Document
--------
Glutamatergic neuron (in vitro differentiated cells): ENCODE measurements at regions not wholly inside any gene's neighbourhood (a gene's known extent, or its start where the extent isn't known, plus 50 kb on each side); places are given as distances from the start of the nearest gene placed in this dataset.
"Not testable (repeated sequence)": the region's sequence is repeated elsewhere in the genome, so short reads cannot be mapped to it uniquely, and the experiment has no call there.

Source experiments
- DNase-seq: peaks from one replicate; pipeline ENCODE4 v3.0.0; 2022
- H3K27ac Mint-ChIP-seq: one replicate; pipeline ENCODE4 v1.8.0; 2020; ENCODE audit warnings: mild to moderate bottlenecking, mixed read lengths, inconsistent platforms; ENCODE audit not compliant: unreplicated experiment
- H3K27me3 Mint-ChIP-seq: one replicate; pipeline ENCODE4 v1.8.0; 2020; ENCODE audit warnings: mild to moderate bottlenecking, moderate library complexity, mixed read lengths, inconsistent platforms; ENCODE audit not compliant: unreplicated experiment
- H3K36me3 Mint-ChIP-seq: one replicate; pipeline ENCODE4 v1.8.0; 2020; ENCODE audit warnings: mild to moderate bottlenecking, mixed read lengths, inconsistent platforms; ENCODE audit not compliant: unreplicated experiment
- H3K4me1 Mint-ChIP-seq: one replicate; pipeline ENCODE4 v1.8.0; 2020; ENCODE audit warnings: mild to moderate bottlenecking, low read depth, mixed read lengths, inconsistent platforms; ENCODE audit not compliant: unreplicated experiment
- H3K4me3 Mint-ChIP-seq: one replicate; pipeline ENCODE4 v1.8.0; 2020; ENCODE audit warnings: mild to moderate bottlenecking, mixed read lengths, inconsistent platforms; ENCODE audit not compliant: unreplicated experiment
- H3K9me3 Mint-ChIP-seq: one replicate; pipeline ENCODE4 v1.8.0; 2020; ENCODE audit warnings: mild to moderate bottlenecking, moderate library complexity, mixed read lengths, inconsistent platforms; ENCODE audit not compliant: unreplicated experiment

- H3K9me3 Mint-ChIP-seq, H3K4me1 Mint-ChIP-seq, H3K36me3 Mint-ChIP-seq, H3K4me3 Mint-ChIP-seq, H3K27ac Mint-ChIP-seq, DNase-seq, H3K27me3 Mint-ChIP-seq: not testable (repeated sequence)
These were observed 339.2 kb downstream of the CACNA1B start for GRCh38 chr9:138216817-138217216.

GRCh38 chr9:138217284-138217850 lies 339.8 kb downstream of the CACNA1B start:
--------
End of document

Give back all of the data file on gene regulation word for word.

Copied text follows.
Glutamatergic neuron (in vitro differentiated cells): ENCODE measurements at regions not wholly inside any gene's neighbourhood (a gene's known extent, or its start where the extent isn't known, plus 50 kb on each side); places are given as distances from the start of the nearest gene placed in this dataset.
"Not testable (repeated sequence)": the region's sequence is repeated elsewhere in the genome, so short reads cannot be mapped to it uniquely, and the experiment has no call there.

Source experiments
- DNase-seq: peaks from one replicate; pipeline ENCODE4 v3.0.0; 2022
- H3K27ac Mint-ChIP-seq: one replicate; pipeline ENCODE4 v1.8.0; 2020; ENCODE audit warnings: mild to moderate bottlenecking, mixed read lengths, inconsistent platforms; ENCODE audit not compliant: unreplicated experiment
- H3K27me3 Mint-ChIP-seq: one replicate; pipeline ENCODE4 v1.8.0; 2020; ENCODE audit warnings: mild to moderate bottlenecking, moderate library complexity, mixed read lengths, inconsistent platforms; ENCODE audit not compliant: unreplicated experiment
- H3K36me3 Mint-ChIP-seq: one replicate; pipeline ENCODE4 v1.8.0; 2020; ENCODE audit warnings: mild to moderate bottlenecking, mixed read lengths, inconsistent platforms; ENCODE audit not compliant: unreplicated experiment
- H3K4me1 Mint-ChIP-seq: one replicate; pipeline ENCODE4 v1.8.0; 2020; ENCODE audit warnings: mild to moderate bottlenecking, low read depth, mixed read lengths, inconsistent platforms; ENCODE audit not compliant: unreplicated experiment
- H3K4me3 Mint-ChIP-seq: one replicate; pipeline ENCODE4 v1.8.0; 2020; ENCODE audit warnings: mild to moderate bottlenecking, mixed read lengths, inconsistent platforms; ENCODE audit not compliant: unreplicated experiment
- H3K9me3 Mint-ChIP-seq: one replicate; pipeline ENCODE4 v1.8.0; 2020; ENCODE audit warnings: mild to moderate bottlenecking, moderate library complexity, mixed read lengths, inconsistent platforms; ENCODE audit not compliant: unreplicated experiment

- H3K9me3 Mint-ChIP-seq, H3K4me1 Mint-ChIP-seq, H3K36me3 Mint-ChIP-seq, H3K4me3 Mint-ChIP-seq, H3K27ac Mint-ChIP-seq, DNase-seq, H3K27me3 Mint-ChIP-seq: not testable (repeated sequence)
These were observed 339.2 kb downstream of the CACNA1B start for GRCh38 chr9:138216817-138217216.

GRCh38 chr9:138217284-138217850 lies 339.8 kb downstream of the CACNA1B start: